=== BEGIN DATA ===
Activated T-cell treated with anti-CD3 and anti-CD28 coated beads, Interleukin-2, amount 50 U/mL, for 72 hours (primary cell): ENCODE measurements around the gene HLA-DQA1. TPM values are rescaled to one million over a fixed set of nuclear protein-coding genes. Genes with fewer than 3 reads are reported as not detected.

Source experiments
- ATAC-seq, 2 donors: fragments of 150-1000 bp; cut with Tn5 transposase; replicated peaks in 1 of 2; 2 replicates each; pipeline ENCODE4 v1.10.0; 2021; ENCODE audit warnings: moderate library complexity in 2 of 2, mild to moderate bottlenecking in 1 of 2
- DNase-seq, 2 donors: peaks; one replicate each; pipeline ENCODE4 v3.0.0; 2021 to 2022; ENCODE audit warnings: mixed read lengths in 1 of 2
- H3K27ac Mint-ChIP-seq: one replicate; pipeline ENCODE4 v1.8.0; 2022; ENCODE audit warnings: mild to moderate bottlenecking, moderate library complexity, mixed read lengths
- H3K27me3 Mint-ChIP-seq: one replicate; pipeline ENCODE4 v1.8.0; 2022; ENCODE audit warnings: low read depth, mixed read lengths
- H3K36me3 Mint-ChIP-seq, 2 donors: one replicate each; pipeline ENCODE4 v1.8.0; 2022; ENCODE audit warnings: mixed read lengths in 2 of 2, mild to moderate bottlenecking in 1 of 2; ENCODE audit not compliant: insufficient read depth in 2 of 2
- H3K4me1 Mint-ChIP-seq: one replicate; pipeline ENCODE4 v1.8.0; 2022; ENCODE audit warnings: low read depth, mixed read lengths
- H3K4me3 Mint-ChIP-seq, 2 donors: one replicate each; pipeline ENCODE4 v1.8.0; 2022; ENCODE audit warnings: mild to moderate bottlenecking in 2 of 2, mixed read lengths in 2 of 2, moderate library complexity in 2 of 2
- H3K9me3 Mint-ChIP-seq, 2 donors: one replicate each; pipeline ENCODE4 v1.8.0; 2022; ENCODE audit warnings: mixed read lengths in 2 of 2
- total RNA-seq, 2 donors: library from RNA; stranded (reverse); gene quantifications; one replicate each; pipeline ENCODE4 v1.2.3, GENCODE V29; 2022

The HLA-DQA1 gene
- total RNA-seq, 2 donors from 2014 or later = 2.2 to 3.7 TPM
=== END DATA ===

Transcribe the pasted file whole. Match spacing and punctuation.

Activated T-cell treated with anti-CD3 and anti-CD28 coated beads, Interleukin-2, amount 50 U/mL, for 72 hours (primary cell): ENCODE measurements around the gene HLA-DQA1. TPM values are rescaled to one million over a fixed set of nuclear protein-coding genes. Genes with fewer than 3 reads are reported as not detected.

Source experiments
- ATAC-seq, 2 donors: fragments of 150-1000 bp; cut with Tn5 transposase; replicated peaks in 1 of 2; 2 replicates each; pipeline ENCODE4 v1.10.0; 2021; ENCODE audit warnings: moderate library complexity in 2 of 2, mild to moderate bottlenecking in 1 of 2
- DNase-seq, 2 donors: peaks; one replicate each; pipeline ENCODE4 v3.0.0; 2021 to 2022; ENCODE audit warnings: mixed read lengths in 1 of 2
- H3K27ac Mint-ChIP-seq: one replicate; pipeline ENCODE4 v1.8.0; 2022; ENCODE audit warnings: mild to moderate bottlenecking, moderate library complexity, mixed read lengths
- H3K27me3 Mint-ChIP-seq: one replicate; pipeline ENCODE4 v1.8.0; 2022; ENCODE audit warnings: low read depth, mixed read lengths
- H3K36me3 Mint-ChIP-seq, 2 donors: one replicate each; pipeline ENCODE4 v1.8.0; 2022; ENCODE audit warnings: mixed read lengths in 2 of 2, mild to moderate bottlenecking in 1 of 2; ENCODE audit not compliant: insufficient read depth in 2 of 2
- H3K4me1 Mint-ChIP-seq: one replicate; pipeline ENCODE4 v1.8.0; 2022; ENCODE audit warnings: low read depth, mixed read lengths
- H3K4me3 Mint-ChIP-seq, 2 donors: one replicate each; pipeline ENCODE4 v1.8.0; 2022; ENCODE audit warnings: mild to moderate bottlenecking in 2 of 2, mixed read lengths in 2 of 2, moderate library complexity in 2 of 2
- H3K9me3 Mint-ChIP-seq, 2 donors: one replicate each; pipeline ENCODE4 v1.8.0; 2022; ENCODE audit warnings: mixed read lengths in 2 of 2
- total RNA-seq, 2 donors: library from RNA; stranded (reverse); gene quantifications; one replicate each; pipeline ENCODE4 v1.2.3, GENCODE V29; 2022

The HLA-DQA1 gene
- total RNA-seq, 2 donors from 2014 or later = 2.2 to 3.7 TPM